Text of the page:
Private consensual adult same-gender sex is already illegal in the West African nation, punishable by up to three years behind bars.  The new bill makes it five.  It also encourages citizens to report “suspected” LGBTQ people or their supporters to the police for what it calls “necessary action.”

The legislation received almost universal backing from Christian, Muslim, and Ghanaian traditional leaders.  A few opposition party MPs were met with jeers for proposing community service and “counseling” instead of prison terms, and they were shouted down.

To United Nations High Commissioner for Human Rights Volker Türk, the legislation is “profoundly disturbing.”  Not surprisingly, courageous groups in Ghana advocating for queer equality, several global human rights groups, and a number of Western leaders have roundly condemned the bill’s passage.  Along with Uganda’s draconian Anti-Homosexuality Act, the new anti-queer legislation in Ghana will be among the harshest in Africa – if President Nana Akufo-Addo signs it into law. He has avoided taking a public stand on the highly charged issue. Most observers do expect him to sign it.

   Opening civil marriage to same-gender couples was rejected by the lower house of the Czech Parliament on February 28th. A so-called “compromise” bill tweaking registered partnerships by allowing those couples to adopt each other’s biological children passed in the lower house by a vote of 118-to-33 with 23 abstentions.  That right was not included in the partnership option that passed in 2006.

An effort to grant queer couples complete adoption rights equivalent to those of heterosexual married people failed.  It required 93 votes to pass, but got only 66 votes, with 54 against and 64 abstentions. People in registered partnerships in the Central European country do not have the right to jointly own property or to even get survivors’ pensions.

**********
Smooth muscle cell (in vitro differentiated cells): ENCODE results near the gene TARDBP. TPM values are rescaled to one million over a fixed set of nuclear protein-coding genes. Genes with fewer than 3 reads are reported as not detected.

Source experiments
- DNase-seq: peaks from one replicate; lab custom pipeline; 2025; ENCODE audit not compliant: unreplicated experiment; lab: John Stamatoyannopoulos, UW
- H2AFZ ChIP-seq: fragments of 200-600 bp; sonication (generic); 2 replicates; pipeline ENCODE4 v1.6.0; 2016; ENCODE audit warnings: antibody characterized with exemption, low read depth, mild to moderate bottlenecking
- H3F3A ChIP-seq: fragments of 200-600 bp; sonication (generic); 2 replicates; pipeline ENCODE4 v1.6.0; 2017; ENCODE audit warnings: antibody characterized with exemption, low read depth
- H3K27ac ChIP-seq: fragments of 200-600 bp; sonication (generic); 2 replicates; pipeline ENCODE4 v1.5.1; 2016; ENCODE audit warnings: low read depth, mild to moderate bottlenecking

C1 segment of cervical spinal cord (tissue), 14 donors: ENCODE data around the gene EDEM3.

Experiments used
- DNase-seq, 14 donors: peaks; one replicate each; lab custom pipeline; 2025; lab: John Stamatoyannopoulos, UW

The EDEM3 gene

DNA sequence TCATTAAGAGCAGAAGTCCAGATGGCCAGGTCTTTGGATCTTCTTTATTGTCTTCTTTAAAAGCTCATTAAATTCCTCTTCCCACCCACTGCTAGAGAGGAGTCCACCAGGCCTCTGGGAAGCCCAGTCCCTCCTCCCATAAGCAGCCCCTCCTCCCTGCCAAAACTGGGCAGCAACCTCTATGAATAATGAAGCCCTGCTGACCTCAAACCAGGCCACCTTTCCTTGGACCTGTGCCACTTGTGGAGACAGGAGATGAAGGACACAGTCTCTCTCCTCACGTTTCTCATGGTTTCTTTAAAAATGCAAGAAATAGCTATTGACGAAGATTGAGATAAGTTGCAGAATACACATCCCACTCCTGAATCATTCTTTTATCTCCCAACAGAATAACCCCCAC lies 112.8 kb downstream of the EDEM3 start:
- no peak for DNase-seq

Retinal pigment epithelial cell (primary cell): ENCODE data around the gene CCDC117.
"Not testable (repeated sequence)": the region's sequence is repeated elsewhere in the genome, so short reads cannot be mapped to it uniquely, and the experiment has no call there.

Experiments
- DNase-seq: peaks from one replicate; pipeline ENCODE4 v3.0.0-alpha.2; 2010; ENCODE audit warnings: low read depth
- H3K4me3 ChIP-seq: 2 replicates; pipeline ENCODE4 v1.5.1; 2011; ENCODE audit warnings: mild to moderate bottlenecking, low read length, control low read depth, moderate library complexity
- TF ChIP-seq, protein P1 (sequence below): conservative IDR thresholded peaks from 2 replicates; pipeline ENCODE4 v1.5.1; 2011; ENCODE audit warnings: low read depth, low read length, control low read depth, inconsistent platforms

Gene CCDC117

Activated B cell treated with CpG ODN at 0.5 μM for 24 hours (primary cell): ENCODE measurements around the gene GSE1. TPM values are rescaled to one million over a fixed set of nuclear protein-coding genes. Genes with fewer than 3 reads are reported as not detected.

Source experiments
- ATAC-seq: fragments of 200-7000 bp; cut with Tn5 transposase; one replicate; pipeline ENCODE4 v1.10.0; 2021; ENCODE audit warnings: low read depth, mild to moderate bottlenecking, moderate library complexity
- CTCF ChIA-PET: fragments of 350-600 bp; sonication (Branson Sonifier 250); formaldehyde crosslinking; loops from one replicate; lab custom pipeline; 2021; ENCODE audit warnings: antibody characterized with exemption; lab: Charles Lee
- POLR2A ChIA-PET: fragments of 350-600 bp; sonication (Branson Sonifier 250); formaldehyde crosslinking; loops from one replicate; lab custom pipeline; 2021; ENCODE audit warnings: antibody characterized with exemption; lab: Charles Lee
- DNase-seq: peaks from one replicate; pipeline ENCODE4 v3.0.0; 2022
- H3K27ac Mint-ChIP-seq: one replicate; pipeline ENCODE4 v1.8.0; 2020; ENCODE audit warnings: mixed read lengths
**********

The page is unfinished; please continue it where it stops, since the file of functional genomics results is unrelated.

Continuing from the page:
Even the “compromise” queer couples rights bill is predicted to face an uphill battle in the more politically conservative Senate.

Lawmakers in the Czech Republic are significantly lagging behind public opinion. The most recent polls show widespread support for marriage equality.

    All pediatric gender-affirming healthcare in the state of Indiana has come to a halt. The Seventh U.S. Circuit Court of Appeals lifted a preliminary injunction issued by a lower district court that has stopped enforcement of a ban on treatment.  Republican Governor Eric Holcomb signed the Republican-dominated legislature’s bill in April 2023.  It had originally been scheduled to take effect in July.  As of the February 27th appeals court ruling, providing reversible puberty blockers and hormone therapies to transgender patients under the age of 18 is outlawed – this regardless of consultation with medical professionals, parents or legal guardians.

The American Civil Liberties Union of Indiana is challenging the constitutionality of the measure in that lower U.S. district court. They represent four transgender young people and their families, a doctor and a healthcare clinic.  The judge there had issued the temporary ban on the law’s enforcement believing that the constitutional challenge would be successful.

An ACLU press statement calls the appeals court action “beyond disappointing.”  The organization vows to “continue to challenge this law until it is permanently defeated and Indiana is made a safer place to raise every family.”

    Fighting state bans on gender-affirming healthcare for minors is the right thing to do, according to the American Psychological Association. The Council of Representatives of the world’s largest group of psychologists condemned all such bans in a February 28th resolution. With one abstention, the staggering vote of 153-to-9 advances the organization’s support of pediatric gender-affirming healthcare.